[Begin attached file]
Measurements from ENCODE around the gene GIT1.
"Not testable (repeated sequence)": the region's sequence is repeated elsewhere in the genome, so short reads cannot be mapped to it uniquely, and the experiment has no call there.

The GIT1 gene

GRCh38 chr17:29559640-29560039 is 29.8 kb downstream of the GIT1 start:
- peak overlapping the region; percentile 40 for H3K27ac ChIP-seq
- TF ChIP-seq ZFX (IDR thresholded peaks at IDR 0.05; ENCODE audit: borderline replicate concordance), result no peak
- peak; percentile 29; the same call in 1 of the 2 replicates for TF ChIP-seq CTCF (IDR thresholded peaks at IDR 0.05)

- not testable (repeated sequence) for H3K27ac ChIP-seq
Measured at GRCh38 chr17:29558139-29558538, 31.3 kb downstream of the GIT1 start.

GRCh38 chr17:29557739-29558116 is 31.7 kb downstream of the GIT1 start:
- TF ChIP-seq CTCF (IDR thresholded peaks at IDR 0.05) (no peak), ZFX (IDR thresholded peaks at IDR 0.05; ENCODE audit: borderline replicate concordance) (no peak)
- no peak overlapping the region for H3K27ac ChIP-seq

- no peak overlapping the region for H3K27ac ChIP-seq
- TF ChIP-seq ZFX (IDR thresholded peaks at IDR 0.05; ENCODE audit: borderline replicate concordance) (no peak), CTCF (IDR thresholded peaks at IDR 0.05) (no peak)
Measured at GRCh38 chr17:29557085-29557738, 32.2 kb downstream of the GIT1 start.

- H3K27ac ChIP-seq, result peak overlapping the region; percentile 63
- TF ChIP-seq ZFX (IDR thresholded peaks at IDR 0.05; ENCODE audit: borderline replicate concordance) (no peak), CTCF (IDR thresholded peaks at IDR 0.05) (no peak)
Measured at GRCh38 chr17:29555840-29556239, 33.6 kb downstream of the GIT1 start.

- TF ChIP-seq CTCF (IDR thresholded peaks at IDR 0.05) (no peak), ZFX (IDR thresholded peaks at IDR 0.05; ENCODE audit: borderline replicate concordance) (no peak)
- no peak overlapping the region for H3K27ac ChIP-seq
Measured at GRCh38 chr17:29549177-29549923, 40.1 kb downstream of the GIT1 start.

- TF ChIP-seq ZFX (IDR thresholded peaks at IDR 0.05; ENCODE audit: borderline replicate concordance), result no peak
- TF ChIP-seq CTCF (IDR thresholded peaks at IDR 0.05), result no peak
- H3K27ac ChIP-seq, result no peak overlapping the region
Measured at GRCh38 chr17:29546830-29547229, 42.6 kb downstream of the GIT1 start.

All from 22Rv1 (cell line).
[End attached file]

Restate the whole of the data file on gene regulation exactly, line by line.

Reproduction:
Measurements from ENCODE around the gene GIT1.
"Not testable (repeated sequence)": the region's sequence is repeated elsewhere in the genome, so short reads cannot be mapped to it uniquely, and the experiment has no call there.

The GIT1 gene

GRCh38 chr17:29559640-29560039 is 29.8 kb downstream of the GIT1 start:
- peak overlapping the region; percentile 40 for H3K27ac ChIP-seq
- TF ChIP-seq ZFX (IDR thresholded peaks at IDR 0.05; ENCODE audit: borderline replicate concordance), result no peak
- peak; percentile 29; the same call in 1 of the 2 replicates for TF ChIP-seq CTCF (IDR thresholded peaks at IDR 0.05)

- not testable (repeated sequence) for H3K27ac ChIP-seq
Measured at GRCh38 chr17:29558139-29558538, 31.3 kb downstream of the GIT1 start.

GRCh38 chr17:29557739-29558116 is 31.7 kb downstream of the GIT1 start:
- TF ChIP-seq CTCF (IDR thresholded peaks at IDR 0.05) (no peak), ZFX (IDR thresholded peaks at IDR 0.05; ENCODE audit: borderline replicate concordance) (no peak)
- no peak overlapping the region for H3K27ac ChIP-seq

- no peak overlapping the region for H3K27ac ChIP-seq
- TF ChIP-seq ZFX (IDR thresholded peaks at IDR 0.05; ENCODE audit: borderline replicate concordance) (no peak), CTCF (IDR thresholded peaks at IDR 0.05) (no peak)
Measured at GRCh38 chr17:29557085-29557738, 32.2 kb downstream of the GIT1 start.

- H3K27ac ChIP-seq, result peak overlapping the region; percentile 63
- TF ChIP-seq ZFX (IDR thresholded peaks at IDR 0.05; ENCODE audit: borderline replicate concordance) (no peak), CTCF (IDR thresholded peaks at IDR 0.05) (no peak)
Measured at GRCh38 chr17:29555840-29556239, 33.6 kb downstream of the GIT1 start.

- TF ChIP-seq CTCF (IDR thresholded peaks at IDR 0.05) (no peak), ZFX (IDR thresholded peaks at IDR 0.05; ENCODE audit: borderline replicate concordance) (no peak)
- no peak overlapping the region for H3K27ac ChIP-seq
Measured at GRCh38 chr17:29549177-29549923, 40.1 kb downstream of the GIT1 start.

- TF ChIP-seq ZFX (IDR thresholded peaks at IDR 0.05; ENCODE audit: borderline replicate concordance), result no peak
- TF ChIP-seq CTCF (IDR thresholded peaks at IDR 0.05), result no peak
- H3K27ac ChIP-seq, result no peak overlapping the region
Measured at GRCh38 chr17:29546830-29547229, 42.6 kb downstream of the GIT1 start.

All from 22Rv1 (cell line).